Entertainment

Does Tyler Perry’s role in Harry & Meghan have a deeper meaning?


When the news first broke it Meghan Markle and Prince Harry living in Los Angeles Mansion owned by Tyler Perry, that was a bit of a surprise. Over time, it became clear that Perry, the entertainment mogul best known for his films and TV shows that focused on Black stories, had a “front row seat” with Meghan and Harry’s new American life, as he included it in an Instagram post in August, but not until Netflix documentaries Harry & Meghan that Three friends open up about how they met. Perry turned out to be so important to the couple that he is now godfather to their one-year-old daughter, Lilibet Mountbatten-Windsor.

To the end Harry & Meghan, Perry’s role in the family’s life and in the series makes perfect sense. He explained that he initially contacted Meghan after noticing that her father, Thomas Markle, seems to be cooperating with the press. A few years later, they struck up a friendship when he validated her fear for safety and helped her find a place where the family could stay in the early months after officially leaving the royal family. For those familiar with Perry’s work, it’s clear that their connection has a deeper meaning. Themes such as betrayal, abuse, and family rescue all run through the work of the gospel playwright turned independent filmmaker, especially early films like Diary of a psychotic black woman or Madea’s family reunion.

Because Tamika Carey, an associate professor of English at the University of Virginia, Perry’s presence in the royal saga is more than a pleasant surprise. Hers academic work focus on Black women’s literature in addition to more mainstream self-help texts, such as Oprah, Perry, and Iyanla Vanzant. In her 2016 book Healing rhetoric: Contemporary Black Women’s Reform, she has carefully read Perry’s work to understand how his depiction of abuse and how overcoming or responding to it reflects broader themes in American life. In her article on Perry, Carey criticized the way his work sometimes falls into the stereotype of Black women and families, while understanding its echoes.

This week, Vanity Fair spoke with Carey to get an overview of the connection between Perry’s work and his role in Meghan and Harry’s lives, as well as how to understand the stories in Harry & Meghan can help us become more empathetic.

“I’m thinking about the concept of sanctuary and what that means, for the visible characters, and the attention we’re seeing to this runaway, the fundamental escape. This, in turn, will push us to better understand the complex lives these individuals lead,” she said. “What kind of additional sensitivity and knowledge can we develop in our relationship as audience members of the royal family?”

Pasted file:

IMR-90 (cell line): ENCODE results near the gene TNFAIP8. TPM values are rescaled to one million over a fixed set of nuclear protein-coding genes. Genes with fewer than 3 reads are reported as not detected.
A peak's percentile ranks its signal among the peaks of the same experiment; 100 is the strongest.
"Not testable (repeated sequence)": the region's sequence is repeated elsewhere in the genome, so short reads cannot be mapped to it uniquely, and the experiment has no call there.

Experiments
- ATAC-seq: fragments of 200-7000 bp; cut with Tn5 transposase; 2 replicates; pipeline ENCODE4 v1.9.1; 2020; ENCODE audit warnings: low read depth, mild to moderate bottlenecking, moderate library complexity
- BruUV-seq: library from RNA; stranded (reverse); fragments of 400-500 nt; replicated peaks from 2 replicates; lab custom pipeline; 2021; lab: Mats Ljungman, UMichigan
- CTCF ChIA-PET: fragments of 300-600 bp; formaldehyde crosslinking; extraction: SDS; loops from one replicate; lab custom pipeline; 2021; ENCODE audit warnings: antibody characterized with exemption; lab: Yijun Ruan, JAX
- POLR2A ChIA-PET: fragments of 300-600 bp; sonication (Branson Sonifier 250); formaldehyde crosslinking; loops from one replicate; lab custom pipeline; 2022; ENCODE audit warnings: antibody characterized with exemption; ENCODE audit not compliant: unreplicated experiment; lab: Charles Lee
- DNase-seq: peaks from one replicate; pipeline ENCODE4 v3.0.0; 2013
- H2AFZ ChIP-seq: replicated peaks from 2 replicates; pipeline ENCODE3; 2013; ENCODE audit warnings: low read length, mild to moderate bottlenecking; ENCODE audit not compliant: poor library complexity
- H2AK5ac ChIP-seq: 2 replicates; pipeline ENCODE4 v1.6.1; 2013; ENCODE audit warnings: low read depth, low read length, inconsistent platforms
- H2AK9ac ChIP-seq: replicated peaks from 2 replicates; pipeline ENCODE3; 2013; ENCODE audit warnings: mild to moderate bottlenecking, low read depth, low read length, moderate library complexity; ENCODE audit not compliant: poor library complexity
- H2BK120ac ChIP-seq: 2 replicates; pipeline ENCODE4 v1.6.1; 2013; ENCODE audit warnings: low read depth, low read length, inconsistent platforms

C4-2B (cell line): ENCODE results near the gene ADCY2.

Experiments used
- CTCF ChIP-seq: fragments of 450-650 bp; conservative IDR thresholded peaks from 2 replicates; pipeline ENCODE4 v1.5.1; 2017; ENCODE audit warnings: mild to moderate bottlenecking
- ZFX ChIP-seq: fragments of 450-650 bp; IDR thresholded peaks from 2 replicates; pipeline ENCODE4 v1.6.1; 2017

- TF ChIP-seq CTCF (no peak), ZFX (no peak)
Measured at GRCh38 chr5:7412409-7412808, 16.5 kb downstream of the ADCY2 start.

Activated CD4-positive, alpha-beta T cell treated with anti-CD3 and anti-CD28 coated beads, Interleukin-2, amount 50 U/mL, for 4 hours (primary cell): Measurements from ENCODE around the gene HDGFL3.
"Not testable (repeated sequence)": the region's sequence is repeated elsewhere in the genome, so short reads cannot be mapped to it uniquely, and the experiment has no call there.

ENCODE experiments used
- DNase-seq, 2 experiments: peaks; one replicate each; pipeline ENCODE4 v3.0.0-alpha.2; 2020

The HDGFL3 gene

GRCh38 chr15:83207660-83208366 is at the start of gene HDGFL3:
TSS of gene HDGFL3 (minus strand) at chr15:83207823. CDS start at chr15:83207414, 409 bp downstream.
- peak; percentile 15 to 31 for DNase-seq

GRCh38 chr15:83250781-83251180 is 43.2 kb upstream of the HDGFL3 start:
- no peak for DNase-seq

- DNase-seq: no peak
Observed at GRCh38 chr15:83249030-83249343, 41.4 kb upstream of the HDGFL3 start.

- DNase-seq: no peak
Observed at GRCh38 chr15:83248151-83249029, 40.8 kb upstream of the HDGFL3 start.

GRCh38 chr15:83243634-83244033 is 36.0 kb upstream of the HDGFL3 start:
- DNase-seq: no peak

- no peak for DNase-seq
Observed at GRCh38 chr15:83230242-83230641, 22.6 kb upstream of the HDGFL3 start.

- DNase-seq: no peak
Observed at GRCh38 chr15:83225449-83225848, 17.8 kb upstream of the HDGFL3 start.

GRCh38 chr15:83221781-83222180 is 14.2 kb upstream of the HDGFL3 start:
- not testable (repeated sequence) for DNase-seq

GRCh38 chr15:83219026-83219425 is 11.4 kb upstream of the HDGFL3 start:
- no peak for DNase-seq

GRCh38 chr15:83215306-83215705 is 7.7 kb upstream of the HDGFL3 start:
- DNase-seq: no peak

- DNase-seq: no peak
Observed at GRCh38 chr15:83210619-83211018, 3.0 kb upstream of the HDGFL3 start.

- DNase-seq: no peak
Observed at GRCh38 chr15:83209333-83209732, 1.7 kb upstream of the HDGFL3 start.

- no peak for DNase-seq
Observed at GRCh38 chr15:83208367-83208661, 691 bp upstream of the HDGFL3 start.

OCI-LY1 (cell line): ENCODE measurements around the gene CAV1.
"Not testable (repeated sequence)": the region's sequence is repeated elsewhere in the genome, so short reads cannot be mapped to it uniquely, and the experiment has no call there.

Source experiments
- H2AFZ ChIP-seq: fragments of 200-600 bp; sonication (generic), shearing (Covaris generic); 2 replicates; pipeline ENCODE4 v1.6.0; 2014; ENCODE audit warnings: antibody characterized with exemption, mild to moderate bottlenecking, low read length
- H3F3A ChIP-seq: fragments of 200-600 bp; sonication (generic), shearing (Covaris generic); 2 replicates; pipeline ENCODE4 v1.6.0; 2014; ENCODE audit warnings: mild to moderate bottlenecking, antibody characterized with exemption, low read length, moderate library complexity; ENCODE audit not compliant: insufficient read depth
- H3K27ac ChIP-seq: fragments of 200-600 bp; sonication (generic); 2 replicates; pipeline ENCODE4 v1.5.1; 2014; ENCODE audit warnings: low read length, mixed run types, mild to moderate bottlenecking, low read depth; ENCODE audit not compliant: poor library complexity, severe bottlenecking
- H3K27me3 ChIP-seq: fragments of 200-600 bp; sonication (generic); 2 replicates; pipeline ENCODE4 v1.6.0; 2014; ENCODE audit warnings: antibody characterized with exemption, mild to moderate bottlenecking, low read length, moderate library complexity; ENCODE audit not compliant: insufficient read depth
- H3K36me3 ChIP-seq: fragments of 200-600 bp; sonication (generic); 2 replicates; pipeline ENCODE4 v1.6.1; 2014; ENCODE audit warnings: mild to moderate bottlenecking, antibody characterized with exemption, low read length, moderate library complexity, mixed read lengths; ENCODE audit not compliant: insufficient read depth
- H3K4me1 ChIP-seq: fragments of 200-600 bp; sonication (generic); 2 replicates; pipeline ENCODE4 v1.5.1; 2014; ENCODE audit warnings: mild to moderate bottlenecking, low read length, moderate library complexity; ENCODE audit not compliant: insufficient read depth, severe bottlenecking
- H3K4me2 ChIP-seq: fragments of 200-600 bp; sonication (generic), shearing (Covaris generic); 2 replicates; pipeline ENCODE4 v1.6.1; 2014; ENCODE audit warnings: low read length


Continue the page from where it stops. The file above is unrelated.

Vanity Fair: The documentary clearly focuses on the racial politics of the British media, but the inclusion of Tyler Perry and Meghan’s mother, Doria Ragland, of course means I’m thinking about race in America when I watch it. What do you think of Meghan Markle as an icon for Americans? What does she mean to us?

Tamika Carey: For a feminist icon, I think, she exudes a special kind of grace in the midst of attack. She used her ability to tell a unique and consistent story about that abuse in a really good way. She’s a model who speaks out about her own experiences without remorse, and those are the things that I think will be part of her legacy and part of the way we see her in a movie. long time. One of the other themes that I see is the influence of the mother’s experience. Meghan’s hometown, in fact, they went to California again as a couple. How Tyler Perry is using the experiences of both his mother as well as Princess Diana as ways to understand what Megan is going through.

There was an early episode where she mentioned that she didn’t have to think much about the race [before her relationship with Harry]. Unfortunately, I know a lot of cynical black women who said, “How come you don’t have to think about race?” Racial politics is less obvious to me, simply because I can’t ignore it. I’m not sure how to put those two together.

Oh, completely. I think her initial displeasure with race speaks volumes for why Perry’s role in the story is so compelling, because he’s such a good interpreter of black Americans. On the show’s sixth episode, his relationship with Meghan sounds almost like a therapist. As someone very familiar with Perry and his work, what do you think about that?

Obviously, we can read documentaries as a way to regain some control of the story, which, in cultural therapy, is a kind of interesting move in and of itself. Like, ‘We’re going to get through this. We will tell the story from our vantage point.’ That particular episode brings it to a more positive ending than I thought we’d get. It’s certainly not sugar, but I didn’t expect it to come to this conclusion the way it did.

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